the process of designing a book

Book design is both an art, and an educated guess. And a lot of trial and error, at least for me.

I am not trained as a book designer. My roots are in production, which serves one well when designing books. Design is great, but you have to get all the pieces of the puzzle in. Our first book, Manipulations, was laid out quite awhile ago and sat dormant for ages. Then it was thrust into production in July. August and September for me were a nightmare, and frankly I missed a bunch of errors. Things I call rookie mistakes. Angel said let them go. It’s quirky. As the designer I’m mortified.

The text for Courting Apparitions is already complete, and is in proofreading. Again my design software hated the French quotes and they will need to be changed manually. Tedious, but doable. The cover just needs the synopsis and the bar code and it’s ready to go as well. Launch date for CA is November 29. It should be to the printer by the 15th.

This series is 6×9, a trade paperback.

This week brought three more projects. I need to create a template for our poet, Darrell Parry, in the 6×9 format. I added a folio and marked where some things should go and that’s about it. He will do his own design work.

Yesterday, I began the layout stage for two more books. The first is Trapped by Seneca Blue. It’s a contemporary romance about an overweight middle-aged woman, her group of quirky friends and family she call Scoobies, and falling in love with the trapper she hires. Though the “Scoobie” part might have to change. Is it copyrighted? Hmmm. Things to think about.

I decided this book needed to be small. It’s a pocket romance. Something to quick stash in your purse, bag, or pocket. I looked on the printer’s website and they had a 4×7 inch size. I had one romance novel in my reference bin and it was about 4×7. I used 1/2 inch margins because that’s what the printer required. I generally use 10 point type. It’s not to small or not too large. Like the three bears, it was just right. I chose Adobe Calson (William Caslon, 1725; digitized 1989) because it’s an oldstyle serif font with a fairly large x-height. Translation: It’s readable. Seneca is a graphic designer and her heroine Ed is as well. The trapper’s logo is in Futura (Paul Renner, 1927) so it was the no-brainer choice for the chapter heads. In case you’re curious it’s a geometric sans serif.

When I placed the file into InDesign it came out as almost 3,300 pages. What the heck. There must have been some coding in the document that forced one paragraph per page. And if the author puts 10 returns between paragraphs it adds pages for them as well.

I worked some magic and returned it to the 278 pages it should be. At the 6×9 size this book would be about half that size. It’s ready for the proofreader.

Today I started working on William Prystauk’s Bondage. The next book in his Kink Noir series. This presented an unusual situation. I have to make this book look like the other three. From a PDF. I won’t bore you with the details but PDF hide a lot of information. It comes in handy when students want to take shortcuts.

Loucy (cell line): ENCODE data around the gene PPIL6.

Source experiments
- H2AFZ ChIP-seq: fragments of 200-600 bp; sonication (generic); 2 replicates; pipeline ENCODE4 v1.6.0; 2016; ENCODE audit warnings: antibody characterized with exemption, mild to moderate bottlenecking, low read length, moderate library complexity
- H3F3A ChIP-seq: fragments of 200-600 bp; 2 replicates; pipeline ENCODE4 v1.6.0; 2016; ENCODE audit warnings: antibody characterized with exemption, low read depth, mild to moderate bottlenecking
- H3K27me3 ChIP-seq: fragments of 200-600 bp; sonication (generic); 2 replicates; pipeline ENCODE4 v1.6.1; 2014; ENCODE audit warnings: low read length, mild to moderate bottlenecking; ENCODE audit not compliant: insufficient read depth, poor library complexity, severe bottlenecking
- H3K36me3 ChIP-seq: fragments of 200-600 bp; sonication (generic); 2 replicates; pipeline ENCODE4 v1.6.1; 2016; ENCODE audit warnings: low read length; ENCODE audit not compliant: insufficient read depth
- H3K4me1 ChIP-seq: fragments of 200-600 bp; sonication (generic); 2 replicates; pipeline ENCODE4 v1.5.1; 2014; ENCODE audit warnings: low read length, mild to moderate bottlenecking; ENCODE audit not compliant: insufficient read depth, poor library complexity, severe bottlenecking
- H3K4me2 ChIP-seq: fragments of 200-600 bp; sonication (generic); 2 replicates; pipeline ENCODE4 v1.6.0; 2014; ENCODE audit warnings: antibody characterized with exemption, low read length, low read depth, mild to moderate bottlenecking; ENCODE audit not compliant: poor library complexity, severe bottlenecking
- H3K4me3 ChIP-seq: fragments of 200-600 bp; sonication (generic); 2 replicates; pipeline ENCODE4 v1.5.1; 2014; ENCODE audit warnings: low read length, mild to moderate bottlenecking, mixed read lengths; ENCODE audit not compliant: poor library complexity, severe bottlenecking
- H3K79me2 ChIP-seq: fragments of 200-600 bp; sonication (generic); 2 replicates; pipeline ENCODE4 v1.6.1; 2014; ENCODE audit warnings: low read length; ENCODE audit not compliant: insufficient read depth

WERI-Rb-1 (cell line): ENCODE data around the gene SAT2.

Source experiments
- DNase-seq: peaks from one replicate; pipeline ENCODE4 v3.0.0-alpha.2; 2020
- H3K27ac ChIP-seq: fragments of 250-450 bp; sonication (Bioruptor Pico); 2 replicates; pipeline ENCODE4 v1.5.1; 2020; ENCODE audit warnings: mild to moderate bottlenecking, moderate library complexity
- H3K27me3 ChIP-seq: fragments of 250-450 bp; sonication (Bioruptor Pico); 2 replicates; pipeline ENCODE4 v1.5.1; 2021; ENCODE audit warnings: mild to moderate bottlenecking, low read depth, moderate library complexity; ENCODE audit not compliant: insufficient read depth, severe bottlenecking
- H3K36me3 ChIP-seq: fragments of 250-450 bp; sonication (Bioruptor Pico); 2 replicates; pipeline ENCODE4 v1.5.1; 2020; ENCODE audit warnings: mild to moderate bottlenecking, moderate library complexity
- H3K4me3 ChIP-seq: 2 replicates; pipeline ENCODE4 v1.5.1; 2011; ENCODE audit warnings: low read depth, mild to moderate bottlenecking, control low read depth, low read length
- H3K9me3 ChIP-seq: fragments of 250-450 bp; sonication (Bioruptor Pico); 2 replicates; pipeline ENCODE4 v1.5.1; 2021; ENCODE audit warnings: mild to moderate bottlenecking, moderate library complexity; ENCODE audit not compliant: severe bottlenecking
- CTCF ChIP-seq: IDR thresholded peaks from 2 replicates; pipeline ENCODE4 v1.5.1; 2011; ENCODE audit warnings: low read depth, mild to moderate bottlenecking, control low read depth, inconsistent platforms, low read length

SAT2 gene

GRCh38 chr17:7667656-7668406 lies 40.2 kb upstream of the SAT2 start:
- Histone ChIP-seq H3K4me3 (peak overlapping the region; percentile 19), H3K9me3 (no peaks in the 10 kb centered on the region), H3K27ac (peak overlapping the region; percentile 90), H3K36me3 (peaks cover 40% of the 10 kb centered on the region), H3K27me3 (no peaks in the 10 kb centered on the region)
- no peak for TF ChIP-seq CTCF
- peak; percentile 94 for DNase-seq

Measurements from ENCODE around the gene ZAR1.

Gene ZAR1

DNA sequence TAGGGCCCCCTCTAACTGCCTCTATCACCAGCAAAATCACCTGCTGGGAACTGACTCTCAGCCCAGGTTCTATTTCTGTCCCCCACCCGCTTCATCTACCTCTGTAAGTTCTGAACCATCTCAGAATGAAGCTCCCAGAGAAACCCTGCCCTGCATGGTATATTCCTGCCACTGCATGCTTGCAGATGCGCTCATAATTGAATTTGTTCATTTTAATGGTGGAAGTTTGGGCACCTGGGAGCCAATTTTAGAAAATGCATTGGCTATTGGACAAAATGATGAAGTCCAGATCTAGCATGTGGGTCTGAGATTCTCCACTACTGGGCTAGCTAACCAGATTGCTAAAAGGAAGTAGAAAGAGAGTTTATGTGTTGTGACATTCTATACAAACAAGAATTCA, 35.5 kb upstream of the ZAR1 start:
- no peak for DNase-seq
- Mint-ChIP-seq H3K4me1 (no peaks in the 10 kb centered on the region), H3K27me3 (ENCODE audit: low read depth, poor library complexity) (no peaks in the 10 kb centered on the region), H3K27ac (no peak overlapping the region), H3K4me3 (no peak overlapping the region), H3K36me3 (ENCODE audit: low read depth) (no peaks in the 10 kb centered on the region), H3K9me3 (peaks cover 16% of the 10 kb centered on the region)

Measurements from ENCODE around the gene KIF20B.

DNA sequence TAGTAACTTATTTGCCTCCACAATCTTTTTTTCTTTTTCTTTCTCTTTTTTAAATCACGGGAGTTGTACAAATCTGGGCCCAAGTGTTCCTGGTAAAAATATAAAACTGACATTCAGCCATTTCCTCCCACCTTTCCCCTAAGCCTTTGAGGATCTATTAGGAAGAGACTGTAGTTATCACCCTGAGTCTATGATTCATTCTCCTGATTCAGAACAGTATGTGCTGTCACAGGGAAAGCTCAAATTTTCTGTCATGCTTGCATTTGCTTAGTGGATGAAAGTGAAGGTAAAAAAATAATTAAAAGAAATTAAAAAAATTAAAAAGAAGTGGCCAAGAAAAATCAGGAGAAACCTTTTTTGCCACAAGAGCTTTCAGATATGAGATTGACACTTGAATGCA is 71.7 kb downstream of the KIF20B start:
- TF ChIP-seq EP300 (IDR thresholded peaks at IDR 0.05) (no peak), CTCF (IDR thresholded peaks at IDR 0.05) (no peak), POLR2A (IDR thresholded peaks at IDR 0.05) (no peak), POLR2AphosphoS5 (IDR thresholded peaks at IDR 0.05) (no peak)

The above photo is my notes. From this I could set up the file. As a teacher I find it deeply disturbing that a designer used four different old style serif fonts in one document. It’s pretty much the definition of font conflict. And it will kill me to replicate it.

They are:
Athelas (José Scaglione and Veronika Burian, 2006)
Hofler (Jonathan Hoefler, 2001)
Baskerville (John Baskerville, 1750s)
Palatino (Hermann Zapf, 1943)

This book, like the others, is 5.5×8.5. When I brought the file in, again, I ended up with nearly 4000 pages. In actuality it’s a little over 300 page.

I am also wrapping up a Holocaust memoir which goes to press soon. Certainly before the end of the year. When the author is in their 90s, time is important.

My final thought on book design comes the way of a former student. He does all the work himself including the covers. He asks my opinions and I give them. Last summer’s project was an anthology of essays written in the 80s at a community college in Florida. The students were refugees from Vietnam. The editor died before the book was published, so he finished it. He asked it the Vietnam flag would be appropriate for the cover and I thought nothing of it. I made suggestions and that’s what he went with.

He also works in academia, and managed to get himself booked on a podcast and was very excited about it. The interviewer was Vietnamese. When he sent the book he sent a pdf of the text, not the cover. The podcast was in the “can.” Before it aired, the interviewer finally saw the cover and had a melt-down of epic proportions and accused the former student of being culturally insensitive. The interview will not air.

Angel always tells me I think about these things too much. This is why. If someone did this with one of my book designs I’d crawl in a hole and probably never come out. Even worse, I am puzzled. I don’t see where the problem is. So instead of berating, should the person be educating?

Published by gfhendricks

Designer, educator, seeker of hidden typography

5 thoughts on “the process of designing a book

  1. It sounds like you’re getting back into the groove from your last post. I think all great artists overthink things, so you’re in the right mindset. When people say you overthink things, I think a good response is, “How do you NOT overthink things?”

    As for Scoobie, I’m certain Scooby is copyrighted. Maybe you could do something like the braiding style “Scoubidou,” Scoubies? Keep us updated on the Holocaust memoir, I’d be very interested to read. I’m sure Tiffani would be too.

    Hope all is well!


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